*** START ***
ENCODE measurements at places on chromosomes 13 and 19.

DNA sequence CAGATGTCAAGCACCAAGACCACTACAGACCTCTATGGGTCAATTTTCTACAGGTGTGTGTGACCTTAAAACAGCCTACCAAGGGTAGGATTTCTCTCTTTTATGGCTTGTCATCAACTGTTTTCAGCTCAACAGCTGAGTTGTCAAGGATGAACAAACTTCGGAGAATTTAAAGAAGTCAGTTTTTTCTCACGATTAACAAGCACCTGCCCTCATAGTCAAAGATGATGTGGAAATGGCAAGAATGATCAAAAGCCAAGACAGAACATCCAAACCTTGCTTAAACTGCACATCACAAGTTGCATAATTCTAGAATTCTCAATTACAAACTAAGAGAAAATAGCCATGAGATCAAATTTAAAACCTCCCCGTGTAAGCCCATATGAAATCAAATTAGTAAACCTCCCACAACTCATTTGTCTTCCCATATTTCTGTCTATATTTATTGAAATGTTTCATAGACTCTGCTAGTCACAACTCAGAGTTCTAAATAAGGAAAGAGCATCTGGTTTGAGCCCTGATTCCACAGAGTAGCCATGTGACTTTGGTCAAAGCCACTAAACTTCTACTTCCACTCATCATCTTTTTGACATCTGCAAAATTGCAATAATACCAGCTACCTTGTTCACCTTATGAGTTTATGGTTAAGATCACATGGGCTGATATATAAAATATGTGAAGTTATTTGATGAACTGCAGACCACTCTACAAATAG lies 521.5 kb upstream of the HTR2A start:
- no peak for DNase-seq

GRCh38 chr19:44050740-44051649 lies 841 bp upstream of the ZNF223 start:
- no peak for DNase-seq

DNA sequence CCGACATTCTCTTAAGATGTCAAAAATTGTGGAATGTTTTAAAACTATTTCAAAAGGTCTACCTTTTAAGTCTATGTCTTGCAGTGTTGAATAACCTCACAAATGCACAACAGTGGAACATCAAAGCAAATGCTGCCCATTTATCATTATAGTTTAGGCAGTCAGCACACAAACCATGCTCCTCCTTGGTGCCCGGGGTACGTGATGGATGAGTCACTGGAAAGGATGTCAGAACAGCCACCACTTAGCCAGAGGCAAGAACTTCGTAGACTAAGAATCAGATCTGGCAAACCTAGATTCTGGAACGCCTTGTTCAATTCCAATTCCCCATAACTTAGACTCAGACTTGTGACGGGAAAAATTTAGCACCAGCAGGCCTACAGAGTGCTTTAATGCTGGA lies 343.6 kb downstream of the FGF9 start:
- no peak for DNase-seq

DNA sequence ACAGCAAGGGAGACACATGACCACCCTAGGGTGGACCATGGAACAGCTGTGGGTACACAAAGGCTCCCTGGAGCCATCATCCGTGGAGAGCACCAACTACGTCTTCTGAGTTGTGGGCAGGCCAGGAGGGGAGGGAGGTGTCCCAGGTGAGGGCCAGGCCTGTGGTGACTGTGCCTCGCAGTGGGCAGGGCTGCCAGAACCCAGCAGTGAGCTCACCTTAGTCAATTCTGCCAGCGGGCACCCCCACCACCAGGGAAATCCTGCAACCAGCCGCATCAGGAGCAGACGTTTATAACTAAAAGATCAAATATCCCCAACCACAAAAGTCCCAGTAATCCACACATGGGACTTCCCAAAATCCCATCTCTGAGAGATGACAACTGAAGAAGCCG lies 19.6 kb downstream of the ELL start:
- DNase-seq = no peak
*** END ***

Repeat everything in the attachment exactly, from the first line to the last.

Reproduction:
ENCODE measurements at places on chromosomes 13 and 19.

DNA sequence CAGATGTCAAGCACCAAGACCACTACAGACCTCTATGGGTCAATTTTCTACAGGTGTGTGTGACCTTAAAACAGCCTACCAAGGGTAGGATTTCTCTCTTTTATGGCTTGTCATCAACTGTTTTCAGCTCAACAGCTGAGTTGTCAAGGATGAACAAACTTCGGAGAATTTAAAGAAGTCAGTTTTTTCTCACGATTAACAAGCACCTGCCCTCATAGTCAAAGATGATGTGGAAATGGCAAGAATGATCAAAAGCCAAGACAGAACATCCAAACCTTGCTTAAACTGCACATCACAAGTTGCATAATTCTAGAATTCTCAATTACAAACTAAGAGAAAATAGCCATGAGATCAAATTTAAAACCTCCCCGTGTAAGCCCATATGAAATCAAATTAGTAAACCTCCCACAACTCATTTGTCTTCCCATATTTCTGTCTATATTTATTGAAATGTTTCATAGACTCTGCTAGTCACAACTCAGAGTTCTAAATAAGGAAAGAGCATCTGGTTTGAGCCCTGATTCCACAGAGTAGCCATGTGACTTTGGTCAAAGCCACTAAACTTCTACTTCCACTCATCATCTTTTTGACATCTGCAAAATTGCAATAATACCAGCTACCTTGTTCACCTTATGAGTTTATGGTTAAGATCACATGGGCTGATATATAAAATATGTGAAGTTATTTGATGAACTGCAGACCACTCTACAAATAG lies 521.5 kb upstream of the HTR2A start:
- no peak for DNase-seq

GRCh38 chr19:44050740-44051649 lies 841 bp upstream of the ZNF223 start:
- no peak for DNase-seq

DNA sequence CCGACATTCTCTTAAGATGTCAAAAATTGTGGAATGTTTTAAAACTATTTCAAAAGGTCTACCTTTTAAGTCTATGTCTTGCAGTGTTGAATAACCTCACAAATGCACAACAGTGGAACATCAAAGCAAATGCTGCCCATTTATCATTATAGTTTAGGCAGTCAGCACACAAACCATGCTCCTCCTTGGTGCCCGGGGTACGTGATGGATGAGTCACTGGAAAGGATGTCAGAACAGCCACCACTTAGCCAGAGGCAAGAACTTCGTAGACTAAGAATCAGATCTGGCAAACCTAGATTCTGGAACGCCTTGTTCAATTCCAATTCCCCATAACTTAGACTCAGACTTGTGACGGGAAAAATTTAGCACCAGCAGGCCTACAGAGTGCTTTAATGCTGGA lies 343.6 kb downstream of the FGF9 start:
- no peak for DNase-seq

DNA sequence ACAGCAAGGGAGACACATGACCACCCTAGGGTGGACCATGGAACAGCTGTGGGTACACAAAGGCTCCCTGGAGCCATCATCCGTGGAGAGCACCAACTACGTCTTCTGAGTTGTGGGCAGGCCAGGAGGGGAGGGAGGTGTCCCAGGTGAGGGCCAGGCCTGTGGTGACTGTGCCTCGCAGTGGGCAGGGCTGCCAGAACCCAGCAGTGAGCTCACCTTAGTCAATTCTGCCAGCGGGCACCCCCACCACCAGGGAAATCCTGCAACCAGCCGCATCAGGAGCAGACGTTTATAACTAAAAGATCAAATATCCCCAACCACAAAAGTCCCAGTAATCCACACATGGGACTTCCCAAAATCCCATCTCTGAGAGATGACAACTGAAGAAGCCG lies 19.6 kb downstream of the ELL start:
- DNase-seq = no peak